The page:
“What would happen if one woman told the truth about her life? / The world would split open.”
Poet Muriel Rukeyser

Saturday, August 04, 2012

Exercising Life in All It's Complexity

One of my goals during these two weeks of "stay-cation" is to maintain my exercise routine. Said routine is: one day of a 30 minute strength building workout with weights followed by something cardio - a 20 minute YouTube by Dennis Austin or a dog walk. Some days I do all three. The next day I will take a 20+ minute bike ride followed by 20+ minutes of yoga (using a podcast video from Yogamazing), and of course, if it's not too hot, a dog walk.

Walking my dogs has been a regular part of my routine for 14 years. It's one reason I have dogs - to encourage me to get outside and walk! Now, however, as my dogs age, this more of a challenge for them. Oh, they still LOVE their walk, but we simply cannot go very far. This is particularly true for my 14 year old Roxie.

The other day my husband and I leashed up all three dogs and headed off for a walk. It was a relatively reasonable day, only in the 80's. We ended up taking one of our longer, but usual routes. I've been a little concerned about Roxie's ability to manage a long walk, but she seemed good. In fact I was commenting on how well she was doing as we rounded the corner to head home, some 35 minutes later.

We crossed the street and just as we were stepping up on the curb Roxie went into a full blown grand mal seizure. Right there in the street, in the right hand turn lane. This is her third seizure since the beginning of May when she had two a week apart. This is the first one she's had outside while on a walk, but it was by no means unexpected. Still it was traumatic.

I took the other two dogs and tied them up on the railing at the entrance to the church. They were completely silent - very rare - obviously aware that something bad was happening. Then I returned to my husband who was applying chest compressions to Roxie. Her body was stiff and contorted. Cars were driving by. I was worried that a car would hit them. I helped my husband lift Roxie to the sidewalk. She was slowly regaining consciousness. A man approached us and asked if we needed help. He thought our dog had been hit my a car, but I explained that she was having a seizure, something she is prone too. He waited a moment, offered water. But slowly Roxie got to her feet, wobbled a bit like she was intoxicated, and then slowly got her bearings. We thanked the man for his offer of help. Gently we walked her home.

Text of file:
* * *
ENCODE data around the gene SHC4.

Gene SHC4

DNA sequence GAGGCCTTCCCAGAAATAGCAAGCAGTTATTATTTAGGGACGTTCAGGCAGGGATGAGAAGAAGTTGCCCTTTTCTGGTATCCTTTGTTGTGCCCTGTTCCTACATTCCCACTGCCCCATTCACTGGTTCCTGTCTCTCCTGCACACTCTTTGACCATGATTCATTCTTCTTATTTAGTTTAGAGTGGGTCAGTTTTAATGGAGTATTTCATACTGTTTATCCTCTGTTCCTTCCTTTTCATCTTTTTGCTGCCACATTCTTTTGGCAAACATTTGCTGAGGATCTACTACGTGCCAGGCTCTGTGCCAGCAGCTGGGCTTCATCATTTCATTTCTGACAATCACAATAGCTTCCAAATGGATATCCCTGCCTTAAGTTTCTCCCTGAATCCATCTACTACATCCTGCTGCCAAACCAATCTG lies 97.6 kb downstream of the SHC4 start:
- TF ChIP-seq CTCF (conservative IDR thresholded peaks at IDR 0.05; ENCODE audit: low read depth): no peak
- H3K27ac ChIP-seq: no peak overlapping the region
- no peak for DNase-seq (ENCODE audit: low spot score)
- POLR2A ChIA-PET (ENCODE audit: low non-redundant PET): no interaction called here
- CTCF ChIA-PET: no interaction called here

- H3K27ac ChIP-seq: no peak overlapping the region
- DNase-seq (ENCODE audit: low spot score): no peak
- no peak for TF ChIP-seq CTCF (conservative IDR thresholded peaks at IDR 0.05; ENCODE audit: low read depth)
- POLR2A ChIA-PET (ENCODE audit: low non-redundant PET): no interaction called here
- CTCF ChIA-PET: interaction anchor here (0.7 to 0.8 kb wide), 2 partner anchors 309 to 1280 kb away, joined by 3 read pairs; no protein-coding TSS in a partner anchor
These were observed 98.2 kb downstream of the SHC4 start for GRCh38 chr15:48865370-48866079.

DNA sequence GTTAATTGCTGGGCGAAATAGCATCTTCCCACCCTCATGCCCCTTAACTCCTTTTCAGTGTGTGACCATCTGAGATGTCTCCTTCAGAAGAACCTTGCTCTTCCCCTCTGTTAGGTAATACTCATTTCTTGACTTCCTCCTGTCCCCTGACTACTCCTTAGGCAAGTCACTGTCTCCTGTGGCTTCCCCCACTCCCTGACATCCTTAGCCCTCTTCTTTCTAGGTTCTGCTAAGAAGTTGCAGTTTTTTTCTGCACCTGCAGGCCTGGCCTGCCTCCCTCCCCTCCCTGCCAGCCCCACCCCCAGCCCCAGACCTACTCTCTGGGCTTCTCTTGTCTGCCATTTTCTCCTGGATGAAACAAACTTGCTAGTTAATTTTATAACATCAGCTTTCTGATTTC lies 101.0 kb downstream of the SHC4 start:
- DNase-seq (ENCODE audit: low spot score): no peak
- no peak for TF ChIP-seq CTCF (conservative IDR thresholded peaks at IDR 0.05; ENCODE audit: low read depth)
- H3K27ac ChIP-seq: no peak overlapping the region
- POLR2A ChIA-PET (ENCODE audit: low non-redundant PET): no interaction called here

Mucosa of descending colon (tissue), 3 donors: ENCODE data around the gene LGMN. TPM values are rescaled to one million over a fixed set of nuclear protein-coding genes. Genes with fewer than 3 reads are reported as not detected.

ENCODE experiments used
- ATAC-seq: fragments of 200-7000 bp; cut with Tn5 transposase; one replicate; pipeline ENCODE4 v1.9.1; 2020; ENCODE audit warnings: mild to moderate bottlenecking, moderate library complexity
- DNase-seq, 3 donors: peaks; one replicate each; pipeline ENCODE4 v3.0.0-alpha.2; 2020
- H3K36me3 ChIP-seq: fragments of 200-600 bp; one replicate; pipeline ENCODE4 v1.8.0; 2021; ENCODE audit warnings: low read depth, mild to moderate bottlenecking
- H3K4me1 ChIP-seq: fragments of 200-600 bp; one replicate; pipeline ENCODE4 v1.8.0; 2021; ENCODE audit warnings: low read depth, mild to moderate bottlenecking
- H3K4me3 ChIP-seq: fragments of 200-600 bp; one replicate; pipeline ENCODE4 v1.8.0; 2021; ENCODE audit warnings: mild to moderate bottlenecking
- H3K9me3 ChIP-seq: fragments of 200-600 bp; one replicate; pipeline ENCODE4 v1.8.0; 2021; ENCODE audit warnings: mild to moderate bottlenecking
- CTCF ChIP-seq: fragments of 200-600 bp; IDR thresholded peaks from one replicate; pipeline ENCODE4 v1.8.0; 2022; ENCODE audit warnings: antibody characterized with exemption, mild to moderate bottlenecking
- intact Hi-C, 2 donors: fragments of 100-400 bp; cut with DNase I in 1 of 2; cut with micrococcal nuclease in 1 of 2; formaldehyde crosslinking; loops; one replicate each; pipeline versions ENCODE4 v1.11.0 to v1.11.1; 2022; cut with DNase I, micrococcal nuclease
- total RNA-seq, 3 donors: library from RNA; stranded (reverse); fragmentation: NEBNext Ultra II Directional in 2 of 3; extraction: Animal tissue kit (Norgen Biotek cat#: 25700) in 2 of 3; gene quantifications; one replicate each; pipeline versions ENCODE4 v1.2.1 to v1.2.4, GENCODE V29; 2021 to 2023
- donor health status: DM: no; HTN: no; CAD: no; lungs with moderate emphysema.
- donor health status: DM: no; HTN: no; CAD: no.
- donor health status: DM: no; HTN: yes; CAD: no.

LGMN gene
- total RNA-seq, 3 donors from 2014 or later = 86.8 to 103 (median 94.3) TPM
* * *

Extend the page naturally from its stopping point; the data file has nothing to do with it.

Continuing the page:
This seizure was a bad one. It took her two hours to recover and gain full use of her hind legs again. And so Dan and I have had the conversation - do we do chest compressions the next time? Or, as my daughter said, perhaps next time she will not revive. One way or the other, it is only a matter of time.

As I think about that I realize that today is my mother's birthday. She would have been 73, not old at all. She died suddenly at 65 from a heart attack, which happened in the middle of the night. My mother's health was not good. She was not well physically. She was not well emotionally. As her only daughter I was not looking forward to caring for her in her old age. Because of her emotional fragility we had a strained, difficult relationship. Caring for her would have been very hard. And so there is in me, sadly, some relief that I have been spared that burden by her early death. The truth, is for me, she died the year I finally understood, from therapy, that no matter how healthy I became emotionally and physically, my mother would never be capable of a healthy, normal relationship - such was her damaged self. Her physical death was, nonetheless, very sad for me. Sad even because it was also a relief.

Caring for this old dog is not the same as caring for a human being. I can't really draw a relationship between the two, however, because of the love I have for this dog, and the strained relationship I had with my mother. Still, my mother was my mother - she gave me life and despite all the challenges I loved her. And, I understood that she was who she was. I harbor no anger, just sorrow that she was so damaged - she was so smart and witty - she could have had an amazing life! Were it not for the high degree of emotional and physical abuse she suffered at the hands of her alcoholic parents...and her own fragile nature that was broken by that abuse. In her own way she did the best she could do as a parent...

On this day I give thanks for the gift of life - for good health (emotional and physical), for the long healthy life of my sweet dog, for the time I have yet to spend with her, and for my mother, who even in her woundedness encouraged me to go to college and make the best of my life. I'm grateful too for some time to rest and renew, so important for good health.

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